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Not so new drug approved for the treatment of symptoms of menopause

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Posted: Tuesday, July 2, 2013 10:52 am | Updated: 6:33 pm, Fri Jul 26, 2013.

The FDA approves a drug to treat the symptoms of hot flashes offering a new alternative to menopausal women, but this move is not without controversy.

If you are of a certain age then you may be all too familiar with the unwanted symptoms of menopause, and when a new clinical trial brings hope for relief it is welcome news but, the FDA's approval of a non hormonal drug to treat hot flashes is receiving mixed reviews.

"Sleep disruption, night sweats, some people say cognitive decrease like fuzzy thinking, certainly some problems in the vaginal and bladder areas are just some of the symptoms affecting most menopausal women." Said Dr. Michael Swor of Swor Women's Care in Sarasota.

Vonnie Weaver who works at Swor Women's Care said that the phones are already ringing with questions about the FDA's approval for the first non hormonal drug to treat how flashes. But, she also understands that women are seeking relief from symptoms because she is also a patient.

"It doesn't feel good when you wake up at night sweating wet, or you feel the hot flash coming on when it starts at the top and works your way down to your body."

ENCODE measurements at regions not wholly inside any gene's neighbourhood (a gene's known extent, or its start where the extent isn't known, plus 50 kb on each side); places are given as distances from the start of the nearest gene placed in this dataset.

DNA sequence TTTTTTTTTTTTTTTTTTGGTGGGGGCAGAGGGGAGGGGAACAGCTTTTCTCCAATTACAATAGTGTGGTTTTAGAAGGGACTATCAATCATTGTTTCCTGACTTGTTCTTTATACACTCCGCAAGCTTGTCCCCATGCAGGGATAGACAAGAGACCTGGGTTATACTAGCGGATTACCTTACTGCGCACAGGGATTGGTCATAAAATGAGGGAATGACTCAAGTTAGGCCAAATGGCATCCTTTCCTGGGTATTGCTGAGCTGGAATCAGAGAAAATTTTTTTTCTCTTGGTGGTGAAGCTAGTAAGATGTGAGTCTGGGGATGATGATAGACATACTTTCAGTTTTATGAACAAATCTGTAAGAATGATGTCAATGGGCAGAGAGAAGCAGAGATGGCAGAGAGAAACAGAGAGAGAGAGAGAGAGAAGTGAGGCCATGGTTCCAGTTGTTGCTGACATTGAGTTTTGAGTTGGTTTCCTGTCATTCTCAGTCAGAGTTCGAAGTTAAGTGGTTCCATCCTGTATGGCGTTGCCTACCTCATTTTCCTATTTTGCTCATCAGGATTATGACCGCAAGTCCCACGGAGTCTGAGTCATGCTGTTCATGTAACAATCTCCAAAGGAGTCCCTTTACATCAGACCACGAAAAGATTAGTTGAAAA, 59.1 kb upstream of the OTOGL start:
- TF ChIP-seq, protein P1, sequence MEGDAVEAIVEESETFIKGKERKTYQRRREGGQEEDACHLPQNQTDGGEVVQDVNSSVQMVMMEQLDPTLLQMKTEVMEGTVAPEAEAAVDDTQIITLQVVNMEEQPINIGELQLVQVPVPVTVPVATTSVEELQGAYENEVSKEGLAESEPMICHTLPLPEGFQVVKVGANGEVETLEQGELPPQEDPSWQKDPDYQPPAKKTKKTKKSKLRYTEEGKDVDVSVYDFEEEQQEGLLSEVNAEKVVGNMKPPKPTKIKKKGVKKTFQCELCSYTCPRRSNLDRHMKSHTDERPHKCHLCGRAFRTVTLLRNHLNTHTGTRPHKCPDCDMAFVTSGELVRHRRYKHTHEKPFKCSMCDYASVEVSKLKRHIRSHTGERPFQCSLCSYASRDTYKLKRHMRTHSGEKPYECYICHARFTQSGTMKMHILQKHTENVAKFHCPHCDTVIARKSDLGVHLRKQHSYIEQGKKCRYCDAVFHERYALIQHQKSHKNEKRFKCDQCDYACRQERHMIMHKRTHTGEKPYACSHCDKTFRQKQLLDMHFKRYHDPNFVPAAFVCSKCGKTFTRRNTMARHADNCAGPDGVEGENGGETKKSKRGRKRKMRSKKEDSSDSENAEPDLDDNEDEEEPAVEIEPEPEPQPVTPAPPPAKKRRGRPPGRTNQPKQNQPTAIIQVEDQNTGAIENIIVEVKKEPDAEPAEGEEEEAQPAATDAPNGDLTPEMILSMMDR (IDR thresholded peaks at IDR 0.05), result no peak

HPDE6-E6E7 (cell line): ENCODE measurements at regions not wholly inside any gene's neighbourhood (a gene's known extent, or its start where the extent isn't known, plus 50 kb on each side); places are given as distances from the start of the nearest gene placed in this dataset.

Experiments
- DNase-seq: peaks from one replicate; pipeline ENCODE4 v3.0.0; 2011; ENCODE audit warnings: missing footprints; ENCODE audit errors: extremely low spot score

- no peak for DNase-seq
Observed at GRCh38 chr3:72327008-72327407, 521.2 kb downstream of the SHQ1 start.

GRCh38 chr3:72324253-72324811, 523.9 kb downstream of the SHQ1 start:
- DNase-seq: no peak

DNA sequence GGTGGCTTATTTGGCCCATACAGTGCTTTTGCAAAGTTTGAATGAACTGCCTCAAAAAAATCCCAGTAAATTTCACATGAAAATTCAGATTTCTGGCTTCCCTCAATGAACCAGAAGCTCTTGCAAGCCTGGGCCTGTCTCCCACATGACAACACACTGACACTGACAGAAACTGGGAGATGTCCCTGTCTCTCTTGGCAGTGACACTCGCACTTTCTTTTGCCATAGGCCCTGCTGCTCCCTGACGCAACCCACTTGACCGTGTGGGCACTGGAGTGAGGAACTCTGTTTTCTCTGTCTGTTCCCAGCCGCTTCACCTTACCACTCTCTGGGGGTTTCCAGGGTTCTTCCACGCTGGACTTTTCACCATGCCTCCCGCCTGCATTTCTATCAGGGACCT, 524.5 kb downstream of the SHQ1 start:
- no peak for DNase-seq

Dr Swor explained that the drug is not new. "It's a new version of an old drug called Paxil which is an SSRI an anti depressant actually."

The drug developed by Noven Pharmeceuticals will be called Brisdelle and consists of a low dose of Paroxetine used at higher doses in Paxil.

"We had mixed results with the use, there are some significant side effects to be aware of." Said Swor.

And those side effects according to Brisdelle's label may include an increase in suicidal thoughts or behavior, increased risk of bleeding and may possibly reduce the effectiveness of the breast cancer drug Tamoxifen when used in conjunction with it.

Dr Swor added that a lot of the patients receiving the placebo drug also got benefit.

The advisory committee to the FDA voted against Brisdelles approval ten to four in march, so how does a drug with these findings get approved?

"Well, the FDA does some mysterious things." concluded Dr Swor.

Although the FDA doesnt have to follow the recommendations of its advisory panel, it is unusual for a drug receiving such a negative vote to be approved

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